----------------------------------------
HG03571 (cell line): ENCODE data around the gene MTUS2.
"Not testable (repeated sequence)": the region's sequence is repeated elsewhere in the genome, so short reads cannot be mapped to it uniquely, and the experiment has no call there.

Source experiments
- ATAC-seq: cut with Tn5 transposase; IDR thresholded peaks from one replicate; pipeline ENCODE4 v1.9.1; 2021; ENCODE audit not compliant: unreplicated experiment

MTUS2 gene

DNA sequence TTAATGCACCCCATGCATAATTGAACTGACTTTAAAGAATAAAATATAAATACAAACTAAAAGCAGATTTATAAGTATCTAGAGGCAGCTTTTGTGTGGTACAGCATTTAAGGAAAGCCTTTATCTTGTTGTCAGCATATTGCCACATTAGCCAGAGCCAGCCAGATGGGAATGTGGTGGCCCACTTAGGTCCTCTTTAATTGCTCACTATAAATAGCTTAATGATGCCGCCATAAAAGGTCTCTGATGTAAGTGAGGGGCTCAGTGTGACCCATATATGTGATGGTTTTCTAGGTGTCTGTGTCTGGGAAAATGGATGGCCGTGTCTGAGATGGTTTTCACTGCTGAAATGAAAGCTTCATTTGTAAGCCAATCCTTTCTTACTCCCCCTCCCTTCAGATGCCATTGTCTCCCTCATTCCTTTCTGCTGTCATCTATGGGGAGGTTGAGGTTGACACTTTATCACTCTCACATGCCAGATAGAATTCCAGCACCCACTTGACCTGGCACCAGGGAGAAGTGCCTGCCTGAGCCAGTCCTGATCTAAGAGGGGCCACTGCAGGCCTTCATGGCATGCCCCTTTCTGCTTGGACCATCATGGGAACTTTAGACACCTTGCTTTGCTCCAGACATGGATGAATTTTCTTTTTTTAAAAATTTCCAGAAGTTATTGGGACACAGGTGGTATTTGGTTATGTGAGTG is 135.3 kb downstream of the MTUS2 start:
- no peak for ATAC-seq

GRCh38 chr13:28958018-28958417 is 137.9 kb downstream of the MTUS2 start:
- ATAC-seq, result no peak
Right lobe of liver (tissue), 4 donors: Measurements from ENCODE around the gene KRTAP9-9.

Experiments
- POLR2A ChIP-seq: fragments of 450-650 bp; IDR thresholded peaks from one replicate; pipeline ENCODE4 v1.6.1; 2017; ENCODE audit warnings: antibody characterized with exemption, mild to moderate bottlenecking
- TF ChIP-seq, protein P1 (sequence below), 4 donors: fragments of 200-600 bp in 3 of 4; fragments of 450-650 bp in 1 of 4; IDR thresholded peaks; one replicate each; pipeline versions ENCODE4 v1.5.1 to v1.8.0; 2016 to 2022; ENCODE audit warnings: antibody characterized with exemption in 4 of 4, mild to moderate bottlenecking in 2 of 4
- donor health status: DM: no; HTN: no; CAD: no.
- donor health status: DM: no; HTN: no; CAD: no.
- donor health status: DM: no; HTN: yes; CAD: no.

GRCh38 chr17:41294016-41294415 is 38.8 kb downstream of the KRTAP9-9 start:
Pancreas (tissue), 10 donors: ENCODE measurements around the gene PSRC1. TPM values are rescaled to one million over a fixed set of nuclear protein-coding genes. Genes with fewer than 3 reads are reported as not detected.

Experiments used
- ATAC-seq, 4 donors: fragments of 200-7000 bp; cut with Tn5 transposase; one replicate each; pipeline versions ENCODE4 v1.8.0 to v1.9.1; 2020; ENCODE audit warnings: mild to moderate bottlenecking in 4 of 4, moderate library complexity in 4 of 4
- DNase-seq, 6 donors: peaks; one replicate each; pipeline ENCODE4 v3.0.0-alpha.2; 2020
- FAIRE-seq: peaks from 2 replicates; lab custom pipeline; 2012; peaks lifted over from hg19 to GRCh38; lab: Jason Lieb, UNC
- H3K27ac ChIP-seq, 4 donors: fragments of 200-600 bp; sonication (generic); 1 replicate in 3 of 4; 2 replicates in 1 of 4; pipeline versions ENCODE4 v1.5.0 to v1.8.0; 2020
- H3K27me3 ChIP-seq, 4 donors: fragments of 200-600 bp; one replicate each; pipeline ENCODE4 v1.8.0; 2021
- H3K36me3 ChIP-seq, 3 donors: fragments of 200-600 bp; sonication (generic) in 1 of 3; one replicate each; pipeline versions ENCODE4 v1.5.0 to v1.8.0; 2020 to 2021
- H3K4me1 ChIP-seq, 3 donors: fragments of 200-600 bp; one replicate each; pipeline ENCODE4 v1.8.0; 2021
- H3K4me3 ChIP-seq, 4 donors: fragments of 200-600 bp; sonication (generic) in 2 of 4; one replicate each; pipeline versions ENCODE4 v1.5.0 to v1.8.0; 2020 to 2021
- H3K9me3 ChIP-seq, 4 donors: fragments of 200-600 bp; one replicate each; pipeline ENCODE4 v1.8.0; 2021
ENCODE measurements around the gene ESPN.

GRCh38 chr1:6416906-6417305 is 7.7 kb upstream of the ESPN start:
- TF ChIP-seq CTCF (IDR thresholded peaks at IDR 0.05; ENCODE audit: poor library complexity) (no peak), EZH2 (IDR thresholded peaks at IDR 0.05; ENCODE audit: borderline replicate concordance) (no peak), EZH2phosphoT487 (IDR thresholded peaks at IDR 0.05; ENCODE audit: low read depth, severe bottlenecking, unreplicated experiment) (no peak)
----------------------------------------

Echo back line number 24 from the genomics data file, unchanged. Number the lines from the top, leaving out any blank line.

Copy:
- H3K27me3 ChIP-seq, 4 donors: fragments of 200-600 bp; one replicate each; pipeline ENCODE4 v1.8.0; 2021